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#36 Lame Beggar
by Hezbon Owiti

1966. Oil on canvas.

"The career of Hezbon Owiti (...) is full of promise.", wrote Ulli Beier in 1968. Owiti was born in Central Nyanza / Kenya in 1946. He worked at the University of Ibadan, received a scholarship from the Fairfield Foundation, New York / USA in 1965 and was a resident of Sussex University / England in 1968. Owiti is an autodidact,
who taught  himself artistic work with watercolour, pencil and clay. Like many others, the young Owiti could not live from his art. When he worked in Nairobi as a caretaker at the Chemichemi Cultural Center, he was discovered by
Es'kia Mphalele. 
Mphalele was a South African writer living in Nigerian exile, who founded, together with Ulli Beier, Chinua Achebe, Wole Soyinka and others, the first Mbari Club in Ibadan. Mphalele obtained a  Fairfield scholarship for Owiti that enabled him to travel to Nigeria. During his time in Oshogbo he produced prints and oil paintings, including the 1966 dated Lame Beggar. The atmosphere of the workshops and the other artists inspired Owiti, so he made oil paintings in vivid colors similar to those of others participants. His first exhibition ran in 1965 in the legendary Mbari Mbayo Gallery in Lagos, Nigeria.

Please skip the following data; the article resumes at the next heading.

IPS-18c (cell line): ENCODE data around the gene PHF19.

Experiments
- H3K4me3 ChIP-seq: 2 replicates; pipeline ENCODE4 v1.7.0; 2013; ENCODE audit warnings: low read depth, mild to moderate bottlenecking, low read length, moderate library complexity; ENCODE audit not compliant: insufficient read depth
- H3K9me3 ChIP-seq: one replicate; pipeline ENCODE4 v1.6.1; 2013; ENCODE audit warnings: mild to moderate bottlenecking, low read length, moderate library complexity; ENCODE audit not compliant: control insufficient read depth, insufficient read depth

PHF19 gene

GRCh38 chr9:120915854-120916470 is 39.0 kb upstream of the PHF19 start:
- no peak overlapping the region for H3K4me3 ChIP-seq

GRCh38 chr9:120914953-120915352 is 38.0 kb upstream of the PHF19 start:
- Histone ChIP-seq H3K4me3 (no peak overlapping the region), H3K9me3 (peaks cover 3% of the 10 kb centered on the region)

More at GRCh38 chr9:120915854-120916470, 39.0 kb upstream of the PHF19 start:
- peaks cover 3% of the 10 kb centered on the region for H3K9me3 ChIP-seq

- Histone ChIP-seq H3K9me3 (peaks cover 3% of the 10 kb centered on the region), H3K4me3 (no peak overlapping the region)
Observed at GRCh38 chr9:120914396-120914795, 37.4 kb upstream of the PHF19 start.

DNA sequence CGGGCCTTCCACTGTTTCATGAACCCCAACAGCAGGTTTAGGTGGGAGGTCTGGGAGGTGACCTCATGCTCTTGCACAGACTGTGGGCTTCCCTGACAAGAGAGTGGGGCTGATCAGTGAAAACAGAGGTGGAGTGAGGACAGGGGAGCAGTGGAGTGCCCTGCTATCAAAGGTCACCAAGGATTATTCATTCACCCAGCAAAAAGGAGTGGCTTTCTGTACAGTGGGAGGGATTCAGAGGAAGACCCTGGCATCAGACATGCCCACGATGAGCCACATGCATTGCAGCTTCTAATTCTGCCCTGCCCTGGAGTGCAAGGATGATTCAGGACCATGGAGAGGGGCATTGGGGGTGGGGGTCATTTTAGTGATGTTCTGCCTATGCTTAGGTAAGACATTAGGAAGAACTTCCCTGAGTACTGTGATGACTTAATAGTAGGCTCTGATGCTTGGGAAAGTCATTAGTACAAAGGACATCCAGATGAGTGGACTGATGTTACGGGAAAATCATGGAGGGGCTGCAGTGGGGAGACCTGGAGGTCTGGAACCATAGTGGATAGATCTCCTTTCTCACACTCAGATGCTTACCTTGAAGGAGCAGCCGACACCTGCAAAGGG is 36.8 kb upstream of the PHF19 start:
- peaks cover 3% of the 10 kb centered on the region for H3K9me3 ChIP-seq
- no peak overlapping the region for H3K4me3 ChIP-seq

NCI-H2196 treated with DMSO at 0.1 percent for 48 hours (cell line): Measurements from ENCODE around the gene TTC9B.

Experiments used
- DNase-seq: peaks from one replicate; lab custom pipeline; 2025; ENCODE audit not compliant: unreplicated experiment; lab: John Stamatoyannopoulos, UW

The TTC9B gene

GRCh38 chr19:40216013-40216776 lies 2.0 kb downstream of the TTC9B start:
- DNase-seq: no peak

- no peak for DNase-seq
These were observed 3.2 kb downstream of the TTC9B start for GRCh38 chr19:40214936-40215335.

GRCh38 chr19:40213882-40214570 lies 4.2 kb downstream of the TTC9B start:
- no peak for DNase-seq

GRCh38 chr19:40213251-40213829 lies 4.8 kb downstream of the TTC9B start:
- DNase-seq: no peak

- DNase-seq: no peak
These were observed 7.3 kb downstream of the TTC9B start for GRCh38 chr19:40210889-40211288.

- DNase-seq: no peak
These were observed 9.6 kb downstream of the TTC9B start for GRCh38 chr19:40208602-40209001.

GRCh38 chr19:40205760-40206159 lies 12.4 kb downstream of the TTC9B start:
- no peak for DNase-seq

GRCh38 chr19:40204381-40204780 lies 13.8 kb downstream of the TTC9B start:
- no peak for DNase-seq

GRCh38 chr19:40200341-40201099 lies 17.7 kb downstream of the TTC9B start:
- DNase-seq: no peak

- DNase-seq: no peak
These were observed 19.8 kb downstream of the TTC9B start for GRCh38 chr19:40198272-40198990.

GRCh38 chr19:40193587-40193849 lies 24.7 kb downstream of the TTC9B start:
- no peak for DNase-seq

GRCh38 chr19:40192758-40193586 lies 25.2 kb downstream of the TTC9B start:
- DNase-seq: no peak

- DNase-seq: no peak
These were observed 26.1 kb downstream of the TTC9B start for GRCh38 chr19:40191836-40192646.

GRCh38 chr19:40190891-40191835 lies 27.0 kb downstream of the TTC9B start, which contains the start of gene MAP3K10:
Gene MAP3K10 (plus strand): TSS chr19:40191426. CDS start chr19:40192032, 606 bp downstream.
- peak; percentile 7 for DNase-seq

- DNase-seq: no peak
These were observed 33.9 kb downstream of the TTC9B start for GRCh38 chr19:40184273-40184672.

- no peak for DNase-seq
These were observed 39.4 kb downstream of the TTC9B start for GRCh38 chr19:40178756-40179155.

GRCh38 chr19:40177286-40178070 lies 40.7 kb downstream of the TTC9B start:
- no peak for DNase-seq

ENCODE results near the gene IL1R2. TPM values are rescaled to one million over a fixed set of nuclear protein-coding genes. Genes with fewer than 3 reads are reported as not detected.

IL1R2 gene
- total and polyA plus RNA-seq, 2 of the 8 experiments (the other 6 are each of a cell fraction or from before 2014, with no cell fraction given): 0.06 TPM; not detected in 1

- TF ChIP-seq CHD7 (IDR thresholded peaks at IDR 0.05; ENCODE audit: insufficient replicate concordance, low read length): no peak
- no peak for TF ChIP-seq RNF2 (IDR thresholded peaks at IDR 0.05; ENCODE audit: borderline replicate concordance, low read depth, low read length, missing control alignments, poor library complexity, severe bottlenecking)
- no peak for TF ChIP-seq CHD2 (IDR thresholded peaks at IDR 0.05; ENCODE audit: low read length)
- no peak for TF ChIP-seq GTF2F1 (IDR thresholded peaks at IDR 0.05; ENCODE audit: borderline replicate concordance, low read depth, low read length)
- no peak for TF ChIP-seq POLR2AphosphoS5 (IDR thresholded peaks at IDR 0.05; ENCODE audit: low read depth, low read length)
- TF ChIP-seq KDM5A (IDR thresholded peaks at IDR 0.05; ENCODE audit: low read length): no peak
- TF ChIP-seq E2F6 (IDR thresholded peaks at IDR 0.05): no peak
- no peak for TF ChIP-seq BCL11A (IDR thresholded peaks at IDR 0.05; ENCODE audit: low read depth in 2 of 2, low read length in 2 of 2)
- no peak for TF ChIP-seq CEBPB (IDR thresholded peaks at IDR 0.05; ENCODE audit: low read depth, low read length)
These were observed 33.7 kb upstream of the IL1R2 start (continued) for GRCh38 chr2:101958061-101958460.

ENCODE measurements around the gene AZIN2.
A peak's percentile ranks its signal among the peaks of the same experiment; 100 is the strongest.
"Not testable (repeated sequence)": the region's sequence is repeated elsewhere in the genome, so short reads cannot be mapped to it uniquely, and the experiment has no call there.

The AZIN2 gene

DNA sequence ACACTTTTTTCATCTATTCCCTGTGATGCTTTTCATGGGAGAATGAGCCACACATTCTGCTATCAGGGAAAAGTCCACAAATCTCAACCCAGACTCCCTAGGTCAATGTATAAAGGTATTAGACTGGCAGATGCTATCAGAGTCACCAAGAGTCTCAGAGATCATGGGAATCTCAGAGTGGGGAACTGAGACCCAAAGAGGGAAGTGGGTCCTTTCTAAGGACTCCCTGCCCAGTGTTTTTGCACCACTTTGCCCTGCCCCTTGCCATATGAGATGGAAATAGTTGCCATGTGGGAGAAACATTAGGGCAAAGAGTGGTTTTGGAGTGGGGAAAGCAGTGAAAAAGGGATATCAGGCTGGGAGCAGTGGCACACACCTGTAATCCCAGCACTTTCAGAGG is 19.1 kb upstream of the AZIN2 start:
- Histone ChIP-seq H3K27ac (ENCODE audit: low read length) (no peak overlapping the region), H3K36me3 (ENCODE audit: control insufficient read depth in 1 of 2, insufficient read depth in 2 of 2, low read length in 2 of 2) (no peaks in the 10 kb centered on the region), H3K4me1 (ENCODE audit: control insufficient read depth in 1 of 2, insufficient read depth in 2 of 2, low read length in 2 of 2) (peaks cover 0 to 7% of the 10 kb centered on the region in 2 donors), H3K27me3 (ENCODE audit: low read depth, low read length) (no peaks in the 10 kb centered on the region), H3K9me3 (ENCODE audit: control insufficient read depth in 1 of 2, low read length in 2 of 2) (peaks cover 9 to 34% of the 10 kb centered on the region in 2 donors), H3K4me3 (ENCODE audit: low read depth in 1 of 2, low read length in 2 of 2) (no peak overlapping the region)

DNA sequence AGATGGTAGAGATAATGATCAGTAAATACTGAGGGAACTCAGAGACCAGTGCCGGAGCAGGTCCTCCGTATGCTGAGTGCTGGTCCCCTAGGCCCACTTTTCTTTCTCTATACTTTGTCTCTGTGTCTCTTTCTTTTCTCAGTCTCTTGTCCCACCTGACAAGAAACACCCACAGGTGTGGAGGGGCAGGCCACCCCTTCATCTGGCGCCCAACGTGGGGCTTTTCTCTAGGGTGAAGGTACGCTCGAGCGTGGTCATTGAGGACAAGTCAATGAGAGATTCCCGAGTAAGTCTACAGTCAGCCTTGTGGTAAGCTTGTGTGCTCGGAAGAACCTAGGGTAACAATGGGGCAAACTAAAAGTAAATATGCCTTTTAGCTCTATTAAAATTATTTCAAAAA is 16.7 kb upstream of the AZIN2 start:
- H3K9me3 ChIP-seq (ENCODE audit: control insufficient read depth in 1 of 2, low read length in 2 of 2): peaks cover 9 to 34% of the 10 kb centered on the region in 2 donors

The Lame Beggar is a high-format oil painting of the colors orange, red and blue. The yellowish frame surrounding the canvas seems as if he is slowly squeezing the beggar from head to toe. The man, who is supported on armpits, clothed with shorts and a torn shirt, has his head placed on the right shoulder and looks at the viewer with slightly hanging eyelids. His left leg is amputated under his knee. His right leg, as well as his right arm, indicate open, inflamed wounds. Although his remaining appearance is miserable, the man does not distort. His mouth is closed in neutral facial expression, which gives his expression a sense of practicality.

Sarah Böllinger

2017


Literature

Agthe, Johanna: Wegzeichen – Kunst aus Ostafrika 1974 – 89. Frankfurt am Main: Museum für Völkerkunde. 

Beier, Ulli: Contemporary Art in Africa. London: Mall Press, 1968. Kennedy, Jean: Between the Natural and Supernatural, in: New currents, ancient rivers: contemporary African artists in a generation of change. Washington: Smithsonian Institution Press, 1992. S. 143 – 154.

Okeke-Agulu, Chika: Art and Decolonization in twentieth-century Nigeria. Durham: Duke Press.